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Cooking Oil Fire
In the U.K. each year, thousands are injured during kitchen cooking oil fires. Some 40 or so people die, each year, as a result. The U.K. Home Office released an effective, public-awareness video, demonstrating the difference between the "right way" and the "wrong way" of dealing with cooking oil fires. It's worth a look.
Put out by the U.K. "Home Office" in 1999, this £1.5 million national advertising campaign was aimed at reducing the number of chip pan fires, across the United Kingdom. While the video is now eight years old, the information and message is relevant to ANY stove-top cooking oil fire. It is an amazingly well-done advertisement that demonstrates the volatility of cooking oil fires.
Apparently, Brits like to eat fresh chips (or fries) after drinking beer at the local pub, which has led to a nationwide epidemic of late night cooking oil fires. More than 4,600 people were injured in 1998, when trying to make fries. More than 30% of those injuries happened between 10 PM and 4 AM. As many as 46 people per year die as a result of these chip-pan fires. Sobering statistics, for sure.
In the typical scenario, the drunken Brit arrives home, decides to fix some French fries, pours oil in the pan, turns on the stove top and then passes out on the couch or sofa, awakening (or not) only after the oil is super-heated and on fire. A groggy, drunken person doesn't make for a great fire-fighter and what you see in the video can easily be the result.
Knowing how to extinguish a stove-top cooking oil fire is demonstrated. Follow the 3 simple steps and you've controlled a volatile situation. Make the wrong move and you could be on fire in a split second - or worse - dead.
Use a deep fat fryer or buy your late-night fries at Micky Dee's, but regardless, take 30 seconds and watch this video.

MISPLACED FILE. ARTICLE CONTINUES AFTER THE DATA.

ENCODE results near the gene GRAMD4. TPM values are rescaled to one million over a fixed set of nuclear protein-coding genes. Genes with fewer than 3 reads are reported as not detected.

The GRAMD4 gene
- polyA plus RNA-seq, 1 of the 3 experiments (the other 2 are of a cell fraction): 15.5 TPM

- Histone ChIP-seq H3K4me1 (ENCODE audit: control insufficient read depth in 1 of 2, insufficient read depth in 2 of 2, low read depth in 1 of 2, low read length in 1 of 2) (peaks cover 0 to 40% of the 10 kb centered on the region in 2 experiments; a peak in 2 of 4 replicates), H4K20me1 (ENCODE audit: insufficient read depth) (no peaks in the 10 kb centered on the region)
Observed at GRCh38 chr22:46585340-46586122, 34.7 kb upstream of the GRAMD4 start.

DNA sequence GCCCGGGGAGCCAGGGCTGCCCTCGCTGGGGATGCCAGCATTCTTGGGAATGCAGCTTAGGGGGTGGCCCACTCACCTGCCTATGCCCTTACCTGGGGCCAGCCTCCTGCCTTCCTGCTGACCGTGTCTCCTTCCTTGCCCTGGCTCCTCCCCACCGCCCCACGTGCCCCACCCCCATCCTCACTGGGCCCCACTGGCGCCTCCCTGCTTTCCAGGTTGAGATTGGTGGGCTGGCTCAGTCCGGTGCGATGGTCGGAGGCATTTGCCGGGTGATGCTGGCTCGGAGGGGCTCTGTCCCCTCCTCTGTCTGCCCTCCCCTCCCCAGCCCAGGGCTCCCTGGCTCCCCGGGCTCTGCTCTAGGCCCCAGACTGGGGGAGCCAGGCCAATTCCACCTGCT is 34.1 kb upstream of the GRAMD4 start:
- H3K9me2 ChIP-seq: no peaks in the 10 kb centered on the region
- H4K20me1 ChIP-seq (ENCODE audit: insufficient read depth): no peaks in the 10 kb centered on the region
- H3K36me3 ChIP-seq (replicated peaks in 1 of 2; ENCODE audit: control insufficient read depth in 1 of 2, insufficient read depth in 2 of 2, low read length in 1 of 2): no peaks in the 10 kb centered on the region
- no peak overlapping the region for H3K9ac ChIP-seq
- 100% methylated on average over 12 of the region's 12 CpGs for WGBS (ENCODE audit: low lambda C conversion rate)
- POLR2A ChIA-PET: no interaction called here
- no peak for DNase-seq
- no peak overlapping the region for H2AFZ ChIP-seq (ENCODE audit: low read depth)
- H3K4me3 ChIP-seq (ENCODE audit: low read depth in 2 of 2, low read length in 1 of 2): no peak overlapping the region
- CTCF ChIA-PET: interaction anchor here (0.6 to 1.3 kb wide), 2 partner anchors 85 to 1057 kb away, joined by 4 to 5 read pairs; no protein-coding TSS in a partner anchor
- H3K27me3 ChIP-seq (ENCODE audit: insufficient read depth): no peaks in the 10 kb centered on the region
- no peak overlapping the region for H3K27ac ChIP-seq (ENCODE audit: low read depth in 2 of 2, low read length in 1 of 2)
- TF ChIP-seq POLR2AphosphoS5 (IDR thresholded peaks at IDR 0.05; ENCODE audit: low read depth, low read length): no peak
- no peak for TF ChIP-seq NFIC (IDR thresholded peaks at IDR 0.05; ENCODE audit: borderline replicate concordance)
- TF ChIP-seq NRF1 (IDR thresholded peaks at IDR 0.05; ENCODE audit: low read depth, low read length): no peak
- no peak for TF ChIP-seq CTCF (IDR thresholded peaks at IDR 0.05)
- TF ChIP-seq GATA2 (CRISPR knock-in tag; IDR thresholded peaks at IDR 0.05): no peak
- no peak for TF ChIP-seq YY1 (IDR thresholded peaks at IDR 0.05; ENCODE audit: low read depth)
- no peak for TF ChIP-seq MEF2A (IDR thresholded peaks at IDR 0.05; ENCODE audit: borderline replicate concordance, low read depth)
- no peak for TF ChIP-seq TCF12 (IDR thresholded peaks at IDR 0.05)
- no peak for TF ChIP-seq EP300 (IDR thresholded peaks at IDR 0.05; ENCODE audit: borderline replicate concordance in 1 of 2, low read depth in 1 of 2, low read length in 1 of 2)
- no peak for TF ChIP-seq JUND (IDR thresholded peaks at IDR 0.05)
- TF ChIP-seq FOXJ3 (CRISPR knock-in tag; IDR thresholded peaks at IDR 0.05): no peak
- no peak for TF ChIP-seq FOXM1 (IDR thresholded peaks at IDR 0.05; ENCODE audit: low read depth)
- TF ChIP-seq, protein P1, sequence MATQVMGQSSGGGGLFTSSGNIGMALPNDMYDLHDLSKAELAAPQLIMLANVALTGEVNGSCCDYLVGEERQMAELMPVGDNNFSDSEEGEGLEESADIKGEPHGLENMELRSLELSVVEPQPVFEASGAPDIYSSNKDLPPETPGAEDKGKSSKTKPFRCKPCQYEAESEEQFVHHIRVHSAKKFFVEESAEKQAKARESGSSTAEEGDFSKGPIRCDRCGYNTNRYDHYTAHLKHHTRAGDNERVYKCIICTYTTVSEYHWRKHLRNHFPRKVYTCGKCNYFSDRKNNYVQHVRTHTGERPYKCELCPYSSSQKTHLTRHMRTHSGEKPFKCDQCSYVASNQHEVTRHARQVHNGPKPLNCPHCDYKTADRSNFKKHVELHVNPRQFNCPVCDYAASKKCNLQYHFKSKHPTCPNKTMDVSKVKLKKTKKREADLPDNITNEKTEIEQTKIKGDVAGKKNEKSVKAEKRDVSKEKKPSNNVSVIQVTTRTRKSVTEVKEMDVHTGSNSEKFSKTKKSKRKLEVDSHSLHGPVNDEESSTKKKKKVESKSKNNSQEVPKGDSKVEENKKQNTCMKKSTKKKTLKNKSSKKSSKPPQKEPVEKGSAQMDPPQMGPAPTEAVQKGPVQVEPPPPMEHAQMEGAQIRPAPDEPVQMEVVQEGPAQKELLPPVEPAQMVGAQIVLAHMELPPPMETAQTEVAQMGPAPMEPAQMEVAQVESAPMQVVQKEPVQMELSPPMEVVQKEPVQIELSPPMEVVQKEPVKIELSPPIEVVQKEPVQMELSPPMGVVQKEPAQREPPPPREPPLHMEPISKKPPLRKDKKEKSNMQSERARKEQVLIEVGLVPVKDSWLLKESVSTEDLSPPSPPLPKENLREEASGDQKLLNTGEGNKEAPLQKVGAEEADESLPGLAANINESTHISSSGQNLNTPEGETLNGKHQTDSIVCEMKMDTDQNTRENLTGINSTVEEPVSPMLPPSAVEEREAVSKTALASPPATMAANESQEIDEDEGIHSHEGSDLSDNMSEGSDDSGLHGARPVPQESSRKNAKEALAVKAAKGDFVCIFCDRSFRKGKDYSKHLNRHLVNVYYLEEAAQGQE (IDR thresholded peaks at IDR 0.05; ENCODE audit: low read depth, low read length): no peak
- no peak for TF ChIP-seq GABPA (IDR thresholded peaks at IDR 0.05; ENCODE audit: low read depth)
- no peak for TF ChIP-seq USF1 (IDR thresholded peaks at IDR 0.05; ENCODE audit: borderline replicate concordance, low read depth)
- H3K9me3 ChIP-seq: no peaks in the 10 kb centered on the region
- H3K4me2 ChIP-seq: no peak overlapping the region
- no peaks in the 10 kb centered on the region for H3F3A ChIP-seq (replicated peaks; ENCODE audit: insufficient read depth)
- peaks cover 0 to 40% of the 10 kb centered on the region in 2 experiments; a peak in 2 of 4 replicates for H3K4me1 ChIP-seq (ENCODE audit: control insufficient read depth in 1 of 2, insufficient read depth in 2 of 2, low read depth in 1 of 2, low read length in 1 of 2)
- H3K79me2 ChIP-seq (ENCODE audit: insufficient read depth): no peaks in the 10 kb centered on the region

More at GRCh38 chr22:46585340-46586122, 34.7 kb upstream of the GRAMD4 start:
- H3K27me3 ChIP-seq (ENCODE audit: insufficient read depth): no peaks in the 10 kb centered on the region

For an explanation behind the volatility of cooking oil fires, carry on ...
Water and oil don't mix and water is more dense than oil. When one pours water into a flaming pan of oil, it wants to sink to the bottom. When it does, it comes in contact with the very hot pan (and oil) and instantly vaporizes into steam. The instantaneous phase change, from a liquid to a gaseous state, is accompanied by a tremendous expansion. Because the water (now steam) is below the oil, it expands rapidly upward, explosively expelling the flaming oil. It atomizes the oil, in the process, oxygenating it and effectively creating a volcanic blow torch.
A graphic of the this effect can be seen on the right.
It doesn't take much water to precipitate a disastrous result. In the laboratory photos also shown here, the plume of oil quickly extinguishes itself, as the oil is rapidly consumed in the conflagration. However, if more oil is used (such as is needed for a good-sized batch of French fries) ... the oil isn't immediately consumed and lands on household objects, still burning.
It's like taking a flame thrower to your kitchen (and maybe your face).